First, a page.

Truvia Sweetener

Food Review: Truvia Sweetener

Artificial sweeteners often have a weird aftertaste or suspect ingredients. One alternative is stevia, a calorie-free sweetener extracted from a sweet herb grown in South America. But until recently, there were questions about whether stevia was safe, and the varieties I've tried have a different kind of weird aftertaste — not chemical or artificial, but sort of herbal, almost like anise. I prefer my sweeteners a bit more neutral.


But I just got my hands on some Truvia and decided to give stevia another shot. Recently, this brand became the first stevia sweetener not labeled as a "dietary supplement." It's sold online in individual packets, each of which is equal in sweetness to two teaspoons of sugar. To find out how sweet it is, read more.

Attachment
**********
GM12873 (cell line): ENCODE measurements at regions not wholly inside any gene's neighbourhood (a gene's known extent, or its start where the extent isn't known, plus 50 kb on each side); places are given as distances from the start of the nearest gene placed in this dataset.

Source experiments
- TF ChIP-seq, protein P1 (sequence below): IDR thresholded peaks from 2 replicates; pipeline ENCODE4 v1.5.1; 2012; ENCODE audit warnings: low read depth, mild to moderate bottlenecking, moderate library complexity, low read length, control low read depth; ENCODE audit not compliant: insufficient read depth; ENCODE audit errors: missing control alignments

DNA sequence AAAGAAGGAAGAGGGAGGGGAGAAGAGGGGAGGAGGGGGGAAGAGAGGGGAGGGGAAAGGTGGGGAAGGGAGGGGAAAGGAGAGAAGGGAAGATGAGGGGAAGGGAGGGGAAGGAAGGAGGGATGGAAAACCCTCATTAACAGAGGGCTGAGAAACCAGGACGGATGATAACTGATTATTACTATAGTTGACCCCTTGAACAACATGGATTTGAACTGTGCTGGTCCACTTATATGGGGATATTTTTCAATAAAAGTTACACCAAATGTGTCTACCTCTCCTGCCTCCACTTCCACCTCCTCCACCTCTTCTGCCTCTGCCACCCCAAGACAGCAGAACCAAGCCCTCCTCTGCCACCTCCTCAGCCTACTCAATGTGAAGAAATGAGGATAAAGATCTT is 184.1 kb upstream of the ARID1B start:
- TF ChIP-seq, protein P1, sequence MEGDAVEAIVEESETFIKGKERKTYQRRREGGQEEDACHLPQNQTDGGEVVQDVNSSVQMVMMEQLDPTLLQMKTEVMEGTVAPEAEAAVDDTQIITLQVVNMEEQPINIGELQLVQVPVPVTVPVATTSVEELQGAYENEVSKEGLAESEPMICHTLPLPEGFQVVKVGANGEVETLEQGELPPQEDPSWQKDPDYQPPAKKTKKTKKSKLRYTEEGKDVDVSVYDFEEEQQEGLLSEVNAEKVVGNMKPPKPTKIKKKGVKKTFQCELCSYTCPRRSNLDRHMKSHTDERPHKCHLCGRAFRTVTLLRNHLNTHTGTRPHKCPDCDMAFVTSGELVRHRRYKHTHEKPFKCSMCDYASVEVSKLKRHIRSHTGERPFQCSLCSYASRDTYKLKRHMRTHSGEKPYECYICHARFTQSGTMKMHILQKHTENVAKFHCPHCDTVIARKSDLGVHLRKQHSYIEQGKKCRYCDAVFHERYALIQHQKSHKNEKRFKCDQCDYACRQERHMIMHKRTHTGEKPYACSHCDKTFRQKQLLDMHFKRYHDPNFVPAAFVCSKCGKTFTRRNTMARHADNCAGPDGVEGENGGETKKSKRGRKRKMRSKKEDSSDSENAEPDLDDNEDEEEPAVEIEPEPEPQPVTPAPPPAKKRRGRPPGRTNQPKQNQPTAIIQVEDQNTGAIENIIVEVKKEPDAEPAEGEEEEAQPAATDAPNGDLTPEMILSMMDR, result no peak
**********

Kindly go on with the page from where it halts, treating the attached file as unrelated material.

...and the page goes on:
According to Truvia's website, this product is made from rebiana, an ingredient made from the sweetest parts of the stevia leaf. The leaf is then purified, which may explain why Truvia tastes better than any other stevia I've tried. Though it still has a slight aftertaste, I didn't notice it until I got to the very bottom of my coffee cup. It wasn't overly sweet, and it didn't interfere with my coffee's flavor.

The only thing that bugs me is that rebiana is actually an ingredient created by Cargill in a lab, so it's hard to know how natural it really is. So I still don't know if stevia has won me over; as a sugar substitute, I still prefer agave nectar. But if you're looking for a zero calorie sweetener, Truvia definitely tastes better than the other stevia I've sprinkled into my coffee and tea.

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